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Thats where I questioned it too. But For example SW sells porch and floor but says to use all surface primer first. SO it seems like just needs to be thr right primer?? Anyone prefer the solid acrylic solid stains?

Any product rec? I tend to default to SW when in question
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Old 02-02-2012, 10:18 PM   #7
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Thats where I questioned it too. But For example SW sells porch and floor but says to use all surface primer first. SO it seems like just needs to be thr right primer?? Anyone prefer the solid acrylic solid stains?

Any product rec? I tend to default to SW when in question
Correct me if I'm wrong, but I don't think SW even makes an alkyd (oil based) floor enamel any more...and the only time they (SW) recommends that a primer be used is when it's to be applied to a bare metal surface (then use the All Surface Primer) - but for painted floors, or bare concrete or wood, use as it's own primer, which is kinda consistent with what many other manufacturers recommend.

In regards to Solid Acrylic Stain vs. Acrylic Floor Enamel - Don't consider it. The only place the stain would have an "advantage" is if the floor to be coated is an exterior deck...and then it's only an advantage 'cause neither is gonna hold up very well, for very long, and the stain would be easier to recoat.

Finally, and I know it's tempting, but shy away from epoxies for a porch floor. Epoxies work great on concrete floors...and could work great on wood floors in the right environment, but the downsides are too many to consider this as an option. Expense, difficulties in re-coating, limited expansion and contraction capabilities...not to mention the aesthetic issues of chalking and fading. Your floor enamel will work fine in this application. Surface prep is key, make certain it's clean, wouldn't hurt to scuff-sand a little - follow package directions and you'll be fine. Good luck.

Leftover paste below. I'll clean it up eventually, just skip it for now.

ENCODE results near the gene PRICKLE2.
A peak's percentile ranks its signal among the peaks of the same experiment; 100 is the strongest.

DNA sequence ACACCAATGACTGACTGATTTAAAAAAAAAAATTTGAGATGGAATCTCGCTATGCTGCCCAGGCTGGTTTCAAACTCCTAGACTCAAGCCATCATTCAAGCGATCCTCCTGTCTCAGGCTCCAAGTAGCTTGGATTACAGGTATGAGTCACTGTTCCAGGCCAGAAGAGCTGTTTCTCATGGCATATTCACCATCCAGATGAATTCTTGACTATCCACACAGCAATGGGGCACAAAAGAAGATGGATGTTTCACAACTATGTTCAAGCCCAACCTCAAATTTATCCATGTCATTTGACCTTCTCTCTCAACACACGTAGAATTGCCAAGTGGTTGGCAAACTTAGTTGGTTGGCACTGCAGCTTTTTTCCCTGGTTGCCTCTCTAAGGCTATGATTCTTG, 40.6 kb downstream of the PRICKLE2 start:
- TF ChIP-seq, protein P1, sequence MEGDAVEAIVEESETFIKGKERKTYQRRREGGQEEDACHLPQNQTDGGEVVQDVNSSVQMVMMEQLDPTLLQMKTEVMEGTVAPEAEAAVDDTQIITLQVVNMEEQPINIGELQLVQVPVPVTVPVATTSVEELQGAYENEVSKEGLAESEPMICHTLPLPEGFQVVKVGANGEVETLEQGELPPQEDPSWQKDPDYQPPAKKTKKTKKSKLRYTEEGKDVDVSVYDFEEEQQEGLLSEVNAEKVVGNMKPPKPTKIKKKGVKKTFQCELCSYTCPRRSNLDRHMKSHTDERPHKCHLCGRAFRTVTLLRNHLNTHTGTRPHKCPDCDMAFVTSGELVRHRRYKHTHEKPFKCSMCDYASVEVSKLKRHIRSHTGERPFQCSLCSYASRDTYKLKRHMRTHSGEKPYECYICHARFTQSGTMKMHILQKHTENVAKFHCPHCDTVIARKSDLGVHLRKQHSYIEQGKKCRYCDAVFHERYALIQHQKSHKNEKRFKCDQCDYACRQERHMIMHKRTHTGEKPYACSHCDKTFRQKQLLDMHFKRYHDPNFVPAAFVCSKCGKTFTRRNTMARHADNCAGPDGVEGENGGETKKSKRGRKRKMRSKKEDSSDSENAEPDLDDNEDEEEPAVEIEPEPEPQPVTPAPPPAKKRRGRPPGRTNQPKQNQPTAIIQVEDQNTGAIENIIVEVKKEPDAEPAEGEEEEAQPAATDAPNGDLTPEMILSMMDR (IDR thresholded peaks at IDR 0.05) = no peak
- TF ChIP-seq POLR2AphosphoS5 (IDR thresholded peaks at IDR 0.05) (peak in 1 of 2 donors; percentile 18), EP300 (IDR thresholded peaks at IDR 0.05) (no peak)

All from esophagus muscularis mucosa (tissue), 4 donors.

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Old 02-03-2012, 06:31 AM   #8
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Painting a porch floor......already painted


As goes California so goes the nation. I can still get oil based products here but not for long anymore. And the paint store water based porch and floor paints are also urethane reinforced so hold up well. They are usually applied without a primer.

Stick to the factory colors (and there is a complete chart but not so extensive as a color fan) if you can. I think Benjamin Moore makes floor paint tint bases but you have to have them special ordered. I have always found something that works from the factory mixed colors though. Tinting the super thick stuff just seems like it would end up streaky since you can only shake or stir the pigments in on your own so much. The factory has huge machines for such things.

MAB had a wonderful acrylic solid stain product they said would work on decks and porches. I don't know what happened to it when SW took them over. I don't know of any other stain manufacturer that has recommended or suggested its solid stains a good choice for horizontal surfaces to be walked on. Personally, I would never use any solid stain for a porch, floor or deck. Seems to me, by nature of the stain qualities, you would find yourself "touching up" constantly even if it worked to a point?